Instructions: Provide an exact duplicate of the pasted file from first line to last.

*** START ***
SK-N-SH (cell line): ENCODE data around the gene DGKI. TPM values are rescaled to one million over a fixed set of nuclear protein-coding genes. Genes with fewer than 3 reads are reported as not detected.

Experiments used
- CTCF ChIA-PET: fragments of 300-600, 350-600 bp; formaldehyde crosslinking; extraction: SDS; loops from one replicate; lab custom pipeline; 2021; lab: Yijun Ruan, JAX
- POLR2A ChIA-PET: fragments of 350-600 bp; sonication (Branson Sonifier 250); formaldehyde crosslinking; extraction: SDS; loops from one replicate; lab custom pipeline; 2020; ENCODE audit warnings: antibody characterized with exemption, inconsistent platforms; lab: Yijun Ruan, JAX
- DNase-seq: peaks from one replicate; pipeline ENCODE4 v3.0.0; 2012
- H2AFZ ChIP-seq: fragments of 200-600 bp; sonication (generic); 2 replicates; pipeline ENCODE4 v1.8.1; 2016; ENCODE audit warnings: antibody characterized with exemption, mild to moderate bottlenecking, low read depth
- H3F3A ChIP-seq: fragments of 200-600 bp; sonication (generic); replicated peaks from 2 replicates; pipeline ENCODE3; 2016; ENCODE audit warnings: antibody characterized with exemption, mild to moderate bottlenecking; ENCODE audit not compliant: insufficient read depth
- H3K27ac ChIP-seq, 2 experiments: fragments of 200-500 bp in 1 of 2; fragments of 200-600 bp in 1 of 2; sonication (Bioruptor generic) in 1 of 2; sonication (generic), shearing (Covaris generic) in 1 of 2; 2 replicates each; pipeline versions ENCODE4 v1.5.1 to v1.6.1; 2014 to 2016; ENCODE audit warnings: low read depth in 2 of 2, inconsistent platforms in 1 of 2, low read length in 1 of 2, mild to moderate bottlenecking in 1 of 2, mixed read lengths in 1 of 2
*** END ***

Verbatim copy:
SK-N-SH (cell line): ENCODE data around the gene DGKI. TPM values are rescaled to one million over a fixed set of nuclear protein-coding genes. Genes with fewer than 3 reads are reported as not detected.

Experiments used
- CTCF ChIA-PET: fragments of 300-600, 350-600 bp; formaldehyde crosslinking; extraction: SDS; loops from one replicate; lab custom pipeline; 2021; lab: Yijun Ruan, JAX
- POLR2A ChIA-PET: fragments of 350-600 bp; sonication (Branson Sonifier 250); formaldehyde crosslinking; extraction: SDS; loops from one replicate; lab custom pipeline; 2020; ENCODE audit warnings: antibody characterized with exemption, inconsistent platforms; lab: Yijun Ruan, JAX
- DNase-seq: peaks from one replicate; pipeline ENCODE4 v3.0.0; 2012
- H2AFZ ChIP-seq: fragments of 200-600 bp; sonication (generic); 2 replicates; pipeline ENCODE4 v1.8.1; 2016; ENCODE audit warnings: antibody characterized with exemption, mild to moderate bottlenecking, low read depth
- H3F3A ChIP-seq: fragments of 200-600 bp; sonication (generic); replicated peaks from 2 replicates; pipeline ENCODE3; 2016; ENCODE audit warnings: antibody characterized with exemption, mild to moderate bottlenecking; ENCODE audit not compliant: insufficient read depth
- H3K27ac ChIP-seq, 2 experiments: fragments of 200-500 bp in 1 of 2; fragments of 200-600 bp in 1 of 2; sonication (Bioruptor generic) in 1 of 2; sonication (generic), shearing (Covaris generic) in 1 of 2; 2 replicates each; pipeline versions ENCODE4 v1.5.1 to v1.6.1; 2014 to 2016; ENCODE audit warnings: low read depth in 2 of 2, inconsistent platforms in 1 of 2, low read length in 1 of 2, mild to moderate bottlenecking in 1 of 2, mixed read lengths in 1 of 2